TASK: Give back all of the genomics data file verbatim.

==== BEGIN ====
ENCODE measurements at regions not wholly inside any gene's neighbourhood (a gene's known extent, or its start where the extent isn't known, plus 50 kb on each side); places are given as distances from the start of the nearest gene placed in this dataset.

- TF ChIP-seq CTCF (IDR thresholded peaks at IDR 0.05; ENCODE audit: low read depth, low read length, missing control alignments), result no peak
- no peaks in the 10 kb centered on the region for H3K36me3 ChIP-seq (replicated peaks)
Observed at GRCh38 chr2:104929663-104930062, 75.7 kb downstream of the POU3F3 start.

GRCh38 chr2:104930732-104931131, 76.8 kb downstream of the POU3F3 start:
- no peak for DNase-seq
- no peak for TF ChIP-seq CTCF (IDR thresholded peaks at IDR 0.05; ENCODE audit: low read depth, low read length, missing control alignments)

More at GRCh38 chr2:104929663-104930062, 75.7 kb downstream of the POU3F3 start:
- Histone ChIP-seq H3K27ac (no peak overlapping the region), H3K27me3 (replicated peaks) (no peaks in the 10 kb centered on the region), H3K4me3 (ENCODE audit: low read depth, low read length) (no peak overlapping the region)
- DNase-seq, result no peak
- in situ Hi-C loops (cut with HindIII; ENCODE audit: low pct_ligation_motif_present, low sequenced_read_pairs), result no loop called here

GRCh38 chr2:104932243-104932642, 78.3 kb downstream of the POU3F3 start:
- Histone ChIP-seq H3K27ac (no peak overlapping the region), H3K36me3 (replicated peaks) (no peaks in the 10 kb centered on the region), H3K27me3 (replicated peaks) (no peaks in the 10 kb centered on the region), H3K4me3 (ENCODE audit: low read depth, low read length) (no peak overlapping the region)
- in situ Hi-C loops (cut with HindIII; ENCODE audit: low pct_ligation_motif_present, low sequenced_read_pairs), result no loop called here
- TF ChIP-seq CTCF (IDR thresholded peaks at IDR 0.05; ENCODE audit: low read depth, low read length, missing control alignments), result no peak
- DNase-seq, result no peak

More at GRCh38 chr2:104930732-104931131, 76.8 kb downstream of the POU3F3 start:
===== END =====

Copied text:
ENCODE measurements at regions not wholly inside any gene's neighbourhood (a gene's known extent, or its start where the extent isn't known, plus 50 kb on each side); places are given as distances from the start of the nearest gene placed in this dataset.

- TF ChIP-seq CTCF (IDR thresholded peaks at IDR 0.05; ENCODE audit: low read depth, low read length, missing control alignments), result no peak
- no peaks in the 10 kb centered on the region for H3K36me3 ChIP-seq (replicated peaks)
Observed at GRCh38 chr2:104929663-104930062, 75.7 kb downstream of the POU3F3 start.

GRCh38 chr2:104930732-104931131, 76.8 kb downstream of the POU3F3 start:
- no peak for DNase-seq
- no peak for TF ChIP-seq CTCF (IDR thresholded peaks at IDR 0.05; ENCODE audit: low read depth, low read length, missing control alignments)

More at GRCh38 chr2:104929663-104930062, 75.7 kb downstream of the POU3F3 start:
- Histone ChIP-seq H3K27ac (no peak overlapping the region), H3K27me3 (replicated peaks) (no peaks in the 10 kb centered on the region), H3K4me3 (ENCODE audit: low read depth, low read length) (no peak overlapping the region)
- DNase-seq, result no peak
- in situ Hi-C loops (cut with HindIII; ENCODE audit: low pct_ligation_motif_present, low sequenced_read_pairs), result no loop called here

GRCh38 chr2:104932243-104932642, 78.3 kb downstream of the POU3F3 start:
- Histone ChIP-seq H3K27ac (no peak overlapping the region), H3K36me3 (replicated peaks) (no peaks in the 10 kb centered on the region), H3K27me3 (replicated peaks) (no peaks in the 10 kb centered on the region), H3K4me3 (ENCODE audit: low read depth, low read length) (no peak overlapping the region)
- in situ Hi-C loops (cut with HindIII; ENCODE audit: low pct_ligation_motif_present, low sequenced_read_pairs), result no loop called here
- TF ChIP-seq CTCF (IDR thresholded peaks at IDR 0.05; ENCODE audit: low read depth, low read length, missing control alignments), result no peak
- DNase-seq, result no peak

More at GRCh38 chr2:104930732-104931131, 76.8 kb downstream of the POU3F3 start: